HS2P10-Period in Medieval History: Kingship and Crisis in England, c.1154-1330

Module Provider: History
Number of credits: 20 [10 ECTS credits]
Level:5
Terms in which taught: Spring term module
Pre-requisites:
Non-modular pre-requisites:
Co-requisites:
Modules excluded:
Module version for: 2014/5

Module Convenor: Dr Elizabeth Matthew

Email: e.a.e.matthew@reading.ac.uk

Summary module description:

Aims:
Periods involve the study of substantial chronological periods. They aim to acquaint students with the causes and consequences of continuity and change over the long term in the political, social, economic and cultural systems under study. Periods are distinguished as Medieval, Early Modern or Modern.

Assessable learning outcomes:
By the end of the module it is expected that the student will be able to:

  • identify and explain the main issues and events studied
  • appraise critically the primary sources and historical interpretations of the subject
  • think comparatively about aspects of British, European or American history over a substantial period
  • assess the nature of social, economic, political and cultural change
  • organise material and articulate arguments effectively in different kinds of written exercises and orally
  • locate and assemble bibliographic and other information by independent research, using IT as appropriate

Additional outcomes:
The module also aims to encourage the development of oral communication skills and the student’s effectiveness in group situations and team-working. Students will also develop their IT skills by use of relevant web resources and databases, where appropriate.

Outline content:
This module investigates continuity and change in English politics and government from the late twelfth to the early fourteenth century. Government in this period was royal government; the prime mover in politics was the king. But kings had concerns beyond England; succession could be problematic; there were limitations on royal power. What happened when the king was absent or too young to rule in person? What constrained kings’ freedom of action? What part did subjects play in shaping politics? After an introductory look at concepts and expectations of medieval kingship, the module will focus on the background and significance of nine formative events, from the murder of Archbishop Thomas Becket in 1170, to the coup of 1330 marking the fall from power of Roger Mortimer and Queen Isabella, deposers of Edward II. Students will consider variety of primary sources, including the first detailed account of an English coronation, Magna Carta, a poem setting out opposing views on the extent and limits of royal power in 1264, and early records of parliament.

Brief description of teaching and learning methods:
Seminars, requiring preparatory reading and investigation, may include informal and interactive presentations by the module teacher; structured group discussion; short seminar papers by students; occasional tutorials; team-based simulation exercises and debates; examination of primary and secondary sources, as appropriate. Staff will be available for consultation as necessary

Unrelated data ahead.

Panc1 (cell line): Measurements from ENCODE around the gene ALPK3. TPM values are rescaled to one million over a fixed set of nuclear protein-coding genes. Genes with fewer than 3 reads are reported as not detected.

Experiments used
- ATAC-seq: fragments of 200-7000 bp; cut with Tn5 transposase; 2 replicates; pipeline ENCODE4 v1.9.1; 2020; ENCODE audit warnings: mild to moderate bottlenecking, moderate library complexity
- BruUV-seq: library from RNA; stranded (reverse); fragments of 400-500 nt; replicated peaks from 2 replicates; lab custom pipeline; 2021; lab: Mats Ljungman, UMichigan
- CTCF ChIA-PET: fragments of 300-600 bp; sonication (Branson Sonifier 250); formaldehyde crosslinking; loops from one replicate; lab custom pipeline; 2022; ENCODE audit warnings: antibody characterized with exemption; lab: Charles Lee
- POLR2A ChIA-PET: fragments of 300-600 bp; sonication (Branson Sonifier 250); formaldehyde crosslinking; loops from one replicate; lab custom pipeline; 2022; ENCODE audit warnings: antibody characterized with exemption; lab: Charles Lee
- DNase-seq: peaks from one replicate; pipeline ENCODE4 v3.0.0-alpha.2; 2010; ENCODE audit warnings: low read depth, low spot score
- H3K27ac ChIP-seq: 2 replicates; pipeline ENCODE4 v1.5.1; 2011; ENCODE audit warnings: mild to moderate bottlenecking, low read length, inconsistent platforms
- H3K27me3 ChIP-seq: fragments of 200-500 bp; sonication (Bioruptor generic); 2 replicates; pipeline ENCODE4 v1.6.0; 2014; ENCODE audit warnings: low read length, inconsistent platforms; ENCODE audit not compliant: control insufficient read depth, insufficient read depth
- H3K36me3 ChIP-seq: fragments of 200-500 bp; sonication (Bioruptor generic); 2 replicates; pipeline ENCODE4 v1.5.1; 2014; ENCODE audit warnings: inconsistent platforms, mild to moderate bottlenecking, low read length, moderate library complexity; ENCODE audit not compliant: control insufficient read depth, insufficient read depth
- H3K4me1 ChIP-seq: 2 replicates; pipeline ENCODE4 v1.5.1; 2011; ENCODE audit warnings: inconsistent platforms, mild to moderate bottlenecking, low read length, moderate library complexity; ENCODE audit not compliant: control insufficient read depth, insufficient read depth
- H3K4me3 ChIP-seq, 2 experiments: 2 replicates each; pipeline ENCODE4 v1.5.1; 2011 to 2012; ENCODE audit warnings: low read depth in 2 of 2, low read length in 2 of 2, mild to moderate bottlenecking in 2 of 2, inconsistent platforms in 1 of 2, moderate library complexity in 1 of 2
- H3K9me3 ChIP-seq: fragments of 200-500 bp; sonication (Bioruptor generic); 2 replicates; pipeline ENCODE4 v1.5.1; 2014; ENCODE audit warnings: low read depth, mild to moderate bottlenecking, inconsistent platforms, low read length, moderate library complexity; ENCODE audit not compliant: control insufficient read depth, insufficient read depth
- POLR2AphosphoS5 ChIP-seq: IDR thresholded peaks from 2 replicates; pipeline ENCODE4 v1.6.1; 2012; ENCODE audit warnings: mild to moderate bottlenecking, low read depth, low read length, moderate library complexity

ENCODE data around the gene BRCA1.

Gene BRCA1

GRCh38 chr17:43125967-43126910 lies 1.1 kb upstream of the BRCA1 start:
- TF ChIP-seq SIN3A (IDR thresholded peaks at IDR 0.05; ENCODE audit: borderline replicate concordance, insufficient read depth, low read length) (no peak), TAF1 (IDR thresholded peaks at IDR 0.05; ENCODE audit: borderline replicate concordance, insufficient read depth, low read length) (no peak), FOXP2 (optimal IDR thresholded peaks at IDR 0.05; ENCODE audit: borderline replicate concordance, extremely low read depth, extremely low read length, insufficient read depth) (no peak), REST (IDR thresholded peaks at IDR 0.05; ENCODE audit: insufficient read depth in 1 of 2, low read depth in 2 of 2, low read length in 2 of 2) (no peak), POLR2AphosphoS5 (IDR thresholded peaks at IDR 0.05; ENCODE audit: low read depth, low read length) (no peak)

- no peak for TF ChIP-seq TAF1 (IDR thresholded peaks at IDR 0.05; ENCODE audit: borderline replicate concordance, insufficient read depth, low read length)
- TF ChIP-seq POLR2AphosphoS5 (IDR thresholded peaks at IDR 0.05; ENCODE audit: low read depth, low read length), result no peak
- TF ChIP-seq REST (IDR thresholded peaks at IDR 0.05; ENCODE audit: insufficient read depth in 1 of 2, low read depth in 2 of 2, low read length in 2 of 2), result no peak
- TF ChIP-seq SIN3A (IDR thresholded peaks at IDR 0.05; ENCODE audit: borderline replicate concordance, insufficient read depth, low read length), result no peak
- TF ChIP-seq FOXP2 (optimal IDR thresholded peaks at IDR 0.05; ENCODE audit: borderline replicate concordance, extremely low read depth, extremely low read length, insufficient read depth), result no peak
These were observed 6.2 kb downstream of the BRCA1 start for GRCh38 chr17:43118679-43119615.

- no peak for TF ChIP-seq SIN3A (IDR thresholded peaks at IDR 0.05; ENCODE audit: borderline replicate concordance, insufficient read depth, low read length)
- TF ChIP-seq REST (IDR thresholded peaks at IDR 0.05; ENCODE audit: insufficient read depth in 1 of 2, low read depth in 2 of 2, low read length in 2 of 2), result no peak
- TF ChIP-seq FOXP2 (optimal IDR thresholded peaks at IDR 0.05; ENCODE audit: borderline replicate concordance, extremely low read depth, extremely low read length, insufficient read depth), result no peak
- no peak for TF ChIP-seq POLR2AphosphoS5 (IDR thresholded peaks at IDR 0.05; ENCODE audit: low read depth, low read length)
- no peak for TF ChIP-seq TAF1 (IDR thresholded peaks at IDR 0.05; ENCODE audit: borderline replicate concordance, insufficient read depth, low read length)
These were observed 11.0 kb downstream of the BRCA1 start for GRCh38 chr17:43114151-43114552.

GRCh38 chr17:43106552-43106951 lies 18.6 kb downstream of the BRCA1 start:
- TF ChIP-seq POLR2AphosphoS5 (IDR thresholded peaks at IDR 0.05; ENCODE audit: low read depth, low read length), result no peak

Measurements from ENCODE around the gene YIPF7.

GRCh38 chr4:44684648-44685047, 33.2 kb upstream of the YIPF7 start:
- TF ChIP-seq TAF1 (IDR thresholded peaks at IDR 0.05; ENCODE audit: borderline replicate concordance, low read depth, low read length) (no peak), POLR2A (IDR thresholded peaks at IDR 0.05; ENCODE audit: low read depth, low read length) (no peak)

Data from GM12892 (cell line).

Contact hours:
  Autumn Spring Summer
Seminars 30
Project Supervision 1
Guided independent study 169
       
Total hours by term 200.00
       
Total hours for module 200.00

Summative Assessment Methods:
Method Percentage
Written exam 67
Written assignment including essay 33

Other information on summative assessment:
Students will write ONE essay of 2500 words, to be handed in by the Monday of week 8 of term, by 12 noon latest. All coursework should be submitted electronically via BlackBoard and in hard copy to the History office.

Formative assessment methods:

Penalties for late submission:
The Module Convener will apply the following penalties for work submitted late, in accordance with the University policy.

  • where the piece of work is submitted up to one calendar week after the original deadline (or any formally agreed extension to the deadline): 10% of the total marks available for the piece of work will be deducted from the mark for each working day (or part thereof) following the deadline up to a total of five working days;
  • where the piece of work is submitted more than five working days after the original deadline (or any formally agreed extension to the deadline): a mark of zero will be recorded.

  • The University policy statement on penalties for late submission can be found at: http://www.reading.ac.uk/web/FILES/qualitysupport/penaltiesforlatesubmission.pdf
    You are strongly advised to ensure that coursework is submitted by the relevant deadline. You should note that it is advisable to submit work in an unfinished state rather than to fail to submit any work.

    Length of examination:
    One two-hour paper requiring two answers to be taken at the time of the Part 2 examinations.

    Requirements for a pass:
    A mark of 40% overall

    Reassessment arrangements:
    Where a re-sit is permitted, students will be assessed on the failed element(s) only in August. Any element(s) already passed will be carried forward if it bears a confirmed mark of 40% or more. Any element which is re-sat in August is capped at 40%. Failed coursework must be re-submitted by 12 noon, on the last Friday of August.

    Last updated: 8 October 2014

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